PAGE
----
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Sunday, May 24, 2009

Is there a Right to Privacy?

Yes, but maybe not for long. The Swedish Government are over time shrinking the the Right to Privacy more and more. One could wonder: When is it completely gone?

Are we all terrorists that needs to be monitored 24/7? Are we all threats? From what I know, I have barely heard of ONE terrorist being associated with Sweden. I might just be uneducated in the matter, who knows.

Du bist Terrorist!

Here is a great video about the population being treated as terrorists. Is this our future? Well, right now it wouldn't really suprise me, honestly.

This is my assumtion: In a matter of only a few years, our society will be monitored close to what's shown in the video above.

8 comments:

  1. On 15 March 2006 the European Union formally adopted Directive 2006/24/EC, on "the retention of data generated or processed in connection with the provision of publicly available electronic communications services or of public communications networks and amending Directive 2002/58/EC"

    In short it's more commonly referred to as the "Data retention directive"

    The data is required to be available to competent national authorities in specific cases, "for the purpose of the investigation, detection and prosecution of serious crime, as defined by each Member State in its national law".

    The Civil Liberties, Justice and Home Affairs (LIBE) committee of the European Parliament had recommended that data be retained for a maximum of only 12 months

    In Sweden this EU-directive would have been implemented to law already by September 2007 - though it has been subject to heavy debate and has been delayed. it is now assumed to be taken to Swedish law in late 2009.

    My dear friends of Europe. The youtube clip "You are a terrorist" are more real already than you probably can conceive.

    The technology is already in place in many of the European countries. It's all very real... Now the question is only how this gathered information will be handled and used.

    ReplyDelete
  2. I really was quite uneducated when I made this post. After more research and from your comment here, I think that video shows something that is more present than future, which scares the crap out of me.


    Here's a link about this if you want to read more:

    * http://www.kreativrauschen.com/blog/2007/11/09/german-bundestag-decides-to-implement-data-retention/


    Another thing, seems like Germany is hit quite hard with this privacy discriminating stuff:

    * http://www.webpronews.com/topnews/2007/11/12/new-data-retention-laws-in-germany

    ReplyDelete
  3. (Guess I'll stick to English then)
    Don't get scared mate - get pissed ;)

    ... And good luck with the game-development.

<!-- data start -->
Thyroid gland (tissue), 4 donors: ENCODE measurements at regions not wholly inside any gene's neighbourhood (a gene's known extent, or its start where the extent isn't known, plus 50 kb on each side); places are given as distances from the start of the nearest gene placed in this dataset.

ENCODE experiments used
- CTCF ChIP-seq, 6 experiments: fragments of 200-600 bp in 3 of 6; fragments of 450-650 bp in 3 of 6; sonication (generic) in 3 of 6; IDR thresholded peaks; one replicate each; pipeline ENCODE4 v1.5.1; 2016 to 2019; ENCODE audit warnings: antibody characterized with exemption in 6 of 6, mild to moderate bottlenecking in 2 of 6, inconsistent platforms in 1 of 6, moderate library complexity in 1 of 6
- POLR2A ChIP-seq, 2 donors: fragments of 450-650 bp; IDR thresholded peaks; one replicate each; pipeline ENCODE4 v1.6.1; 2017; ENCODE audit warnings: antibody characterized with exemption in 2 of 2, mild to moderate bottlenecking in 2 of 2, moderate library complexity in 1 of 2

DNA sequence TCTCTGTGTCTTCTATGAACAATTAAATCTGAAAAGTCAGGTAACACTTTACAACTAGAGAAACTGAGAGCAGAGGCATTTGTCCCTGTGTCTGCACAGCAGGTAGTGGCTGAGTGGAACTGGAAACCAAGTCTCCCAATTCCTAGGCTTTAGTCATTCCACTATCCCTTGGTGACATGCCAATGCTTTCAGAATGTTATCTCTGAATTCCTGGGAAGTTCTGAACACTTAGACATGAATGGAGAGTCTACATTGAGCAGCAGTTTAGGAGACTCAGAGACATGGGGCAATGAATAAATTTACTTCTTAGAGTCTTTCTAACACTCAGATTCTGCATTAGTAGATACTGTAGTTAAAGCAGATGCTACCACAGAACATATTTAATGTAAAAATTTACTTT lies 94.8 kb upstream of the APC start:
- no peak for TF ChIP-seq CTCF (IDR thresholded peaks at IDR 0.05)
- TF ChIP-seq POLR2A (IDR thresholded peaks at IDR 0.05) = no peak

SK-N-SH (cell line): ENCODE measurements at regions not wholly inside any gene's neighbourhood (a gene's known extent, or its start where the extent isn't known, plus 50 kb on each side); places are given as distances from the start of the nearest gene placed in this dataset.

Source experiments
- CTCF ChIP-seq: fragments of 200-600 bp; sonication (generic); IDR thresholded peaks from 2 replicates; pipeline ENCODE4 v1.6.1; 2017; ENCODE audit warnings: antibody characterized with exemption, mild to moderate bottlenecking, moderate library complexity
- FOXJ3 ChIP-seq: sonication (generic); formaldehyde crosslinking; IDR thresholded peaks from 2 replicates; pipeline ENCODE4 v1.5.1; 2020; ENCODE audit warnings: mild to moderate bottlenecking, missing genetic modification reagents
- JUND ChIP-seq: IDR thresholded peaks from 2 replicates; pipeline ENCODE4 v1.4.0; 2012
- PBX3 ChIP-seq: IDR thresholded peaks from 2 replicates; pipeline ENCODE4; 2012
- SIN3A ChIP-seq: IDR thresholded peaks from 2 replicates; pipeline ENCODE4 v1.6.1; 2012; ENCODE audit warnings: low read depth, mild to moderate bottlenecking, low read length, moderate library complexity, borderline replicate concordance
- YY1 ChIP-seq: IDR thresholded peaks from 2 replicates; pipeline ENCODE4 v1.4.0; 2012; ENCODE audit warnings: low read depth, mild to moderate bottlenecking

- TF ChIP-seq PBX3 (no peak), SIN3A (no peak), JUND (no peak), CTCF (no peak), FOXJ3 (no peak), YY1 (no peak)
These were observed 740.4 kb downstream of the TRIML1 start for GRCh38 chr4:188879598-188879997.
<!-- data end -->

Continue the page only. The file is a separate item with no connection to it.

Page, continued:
ReplyDelete
  4. I think personal integrety doesn't mean what you think it means.

    I think you mean Privacy, or "the right to privacy".

    ;-)

    It's not the same as "Personlig integritet" in the Swedish surveillance debate (I think even "Personlig integritet" isn't appropriate, we should have a word such as "Privacitet" or something in Swedish).

    That's what I think anyway!

    ReplyDelete
  5. Thanks guys =) It's noted and changed! Sorry for the epic fail ;)

    ReplyDelete
  6. Is there a right to piracy? Piracy vs Privacy..

    There are some Civil Rights which are part of the foundation of democracy that we know it.

    Postal secrecy for example. Many times in history, WW2, American Revolution, the "state" absued their power. Those who had "wrong" oppinions where traitors - a threat to the state. This is why we today have postal secrecy. If you din't know, in Sweden a Security Guard is not allowed to open you wallet in search of your ID. That is a strong law for integrity. Only the police is allowed to do that.

    This law also protects "whistle blowers". If corruption occurs, someone may "leak" to the press anonnumously. This is a law in sweden (and most democratic contries) that the press has the right to have undiclosed informers.

    When the postal secret goes away, whistle-blower-protection goes away too.

    The internet should not be an exception for Civil rights in my oppinoion.

    This is one reason, out of many, why mass surveilliance is dangerous for freedom. However it is not yet possible for someone to get access to our computers and files unless they use trojans or viruses - they can "only" see our comminication. This doesn't make the threat less important, but that video seems like propaganda. In the time of information, I prefer facts and debate over assumptions and unwarrented claims.

    ReplyDelete
  7. It is scary how we are all being treated as potential terrorists. It really seems like the anti-terrorism laws are aimed at controlling and surveying the general public rather than to fight terrorism. 911 specifically has been used as a pretext to limit our freedoms, not only in the US but also here in Sweden. When will we stop fighting against imaginary enemies and expose the true terrorists?

    You can check out my blog, and specifically the entries "Privacy matters" and "The war over the Internet".

    http://www.thehamsterwheelanalysis.com/

    ReplyDelete
  8. Great posts. Lina, I will add you to my list of recommended blogs. =)

    ReplyDelete

Would be awesome if you let me know who is commenting ;)

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